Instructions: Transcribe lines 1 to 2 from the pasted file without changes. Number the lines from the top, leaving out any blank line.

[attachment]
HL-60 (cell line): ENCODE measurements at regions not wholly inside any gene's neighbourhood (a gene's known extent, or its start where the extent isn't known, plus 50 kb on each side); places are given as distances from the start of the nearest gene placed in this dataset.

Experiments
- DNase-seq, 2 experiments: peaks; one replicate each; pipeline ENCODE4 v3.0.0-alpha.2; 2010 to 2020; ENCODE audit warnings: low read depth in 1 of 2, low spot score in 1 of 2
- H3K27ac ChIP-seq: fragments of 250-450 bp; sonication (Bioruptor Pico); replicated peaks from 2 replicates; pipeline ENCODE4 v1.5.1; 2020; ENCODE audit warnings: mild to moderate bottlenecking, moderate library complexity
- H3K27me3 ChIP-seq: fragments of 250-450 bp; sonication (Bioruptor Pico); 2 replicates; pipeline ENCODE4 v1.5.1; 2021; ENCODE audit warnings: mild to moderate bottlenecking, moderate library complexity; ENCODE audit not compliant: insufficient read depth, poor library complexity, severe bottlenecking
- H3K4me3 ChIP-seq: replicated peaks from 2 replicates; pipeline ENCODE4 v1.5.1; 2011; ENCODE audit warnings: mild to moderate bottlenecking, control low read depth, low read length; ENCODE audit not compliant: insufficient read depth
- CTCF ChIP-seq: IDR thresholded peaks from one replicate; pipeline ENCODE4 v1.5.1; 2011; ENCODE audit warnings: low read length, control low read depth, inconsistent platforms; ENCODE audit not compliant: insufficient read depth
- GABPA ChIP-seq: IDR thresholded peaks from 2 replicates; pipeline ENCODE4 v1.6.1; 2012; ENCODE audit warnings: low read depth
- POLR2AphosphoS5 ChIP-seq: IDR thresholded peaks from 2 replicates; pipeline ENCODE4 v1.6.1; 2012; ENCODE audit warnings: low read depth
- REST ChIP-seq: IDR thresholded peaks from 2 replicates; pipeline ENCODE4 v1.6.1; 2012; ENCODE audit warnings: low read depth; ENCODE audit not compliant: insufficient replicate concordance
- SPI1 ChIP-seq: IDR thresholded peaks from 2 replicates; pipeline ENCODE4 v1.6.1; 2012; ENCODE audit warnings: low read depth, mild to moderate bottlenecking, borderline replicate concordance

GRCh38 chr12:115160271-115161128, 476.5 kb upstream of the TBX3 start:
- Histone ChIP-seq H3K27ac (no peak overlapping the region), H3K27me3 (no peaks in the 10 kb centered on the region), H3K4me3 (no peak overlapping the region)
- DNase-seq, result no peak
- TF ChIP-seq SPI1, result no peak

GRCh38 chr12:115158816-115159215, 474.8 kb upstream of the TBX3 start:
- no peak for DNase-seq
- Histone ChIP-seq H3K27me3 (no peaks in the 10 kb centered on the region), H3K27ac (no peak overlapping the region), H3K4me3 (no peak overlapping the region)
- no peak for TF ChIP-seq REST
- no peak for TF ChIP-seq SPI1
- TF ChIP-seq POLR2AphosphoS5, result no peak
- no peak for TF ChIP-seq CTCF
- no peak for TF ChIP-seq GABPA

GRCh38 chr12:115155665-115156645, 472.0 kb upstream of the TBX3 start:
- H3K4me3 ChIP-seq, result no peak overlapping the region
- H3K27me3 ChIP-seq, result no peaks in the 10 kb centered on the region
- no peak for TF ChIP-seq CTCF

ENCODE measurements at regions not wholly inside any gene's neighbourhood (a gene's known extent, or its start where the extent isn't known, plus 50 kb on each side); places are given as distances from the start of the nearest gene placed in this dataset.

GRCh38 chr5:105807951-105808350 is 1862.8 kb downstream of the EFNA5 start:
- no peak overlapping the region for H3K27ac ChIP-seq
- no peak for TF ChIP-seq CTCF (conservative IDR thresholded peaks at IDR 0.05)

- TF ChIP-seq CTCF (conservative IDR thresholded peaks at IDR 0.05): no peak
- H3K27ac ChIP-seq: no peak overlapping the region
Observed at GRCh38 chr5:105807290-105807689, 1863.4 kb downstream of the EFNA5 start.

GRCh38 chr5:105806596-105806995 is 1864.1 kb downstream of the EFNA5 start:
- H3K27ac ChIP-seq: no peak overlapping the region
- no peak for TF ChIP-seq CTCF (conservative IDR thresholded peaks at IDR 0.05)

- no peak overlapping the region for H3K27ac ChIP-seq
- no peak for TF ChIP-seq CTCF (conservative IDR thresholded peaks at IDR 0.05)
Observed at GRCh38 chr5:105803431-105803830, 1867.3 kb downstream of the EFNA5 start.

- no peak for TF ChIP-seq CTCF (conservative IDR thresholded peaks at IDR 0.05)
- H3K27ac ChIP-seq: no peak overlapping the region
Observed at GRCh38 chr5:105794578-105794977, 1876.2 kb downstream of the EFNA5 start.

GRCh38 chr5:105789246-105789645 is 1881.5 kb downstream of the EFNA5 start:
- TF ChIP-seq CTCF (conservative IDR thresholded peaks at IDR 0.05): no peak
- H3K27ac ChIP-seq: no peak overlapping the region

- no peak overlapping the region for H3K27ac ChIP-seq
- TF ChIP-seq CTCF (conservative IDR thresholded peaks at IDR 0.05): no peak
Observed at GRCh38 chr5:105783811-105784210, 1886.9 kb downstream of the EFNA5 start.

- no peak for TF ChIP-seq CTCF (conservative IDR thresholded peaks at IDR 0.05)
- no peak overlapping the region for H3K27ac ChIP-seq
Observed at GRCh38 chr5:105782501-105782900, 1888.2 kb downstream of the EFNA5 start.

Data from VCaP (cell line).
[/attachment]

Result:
HL-60 (cell line): ENCODE measurements at regions not wholly inside any gene's neighbourhood (a gene's known extent, or its start where the extent isn't known, plus 50 kb on each side); places are given as distances from the start of the nearest gene placed in this dataset.

Experiments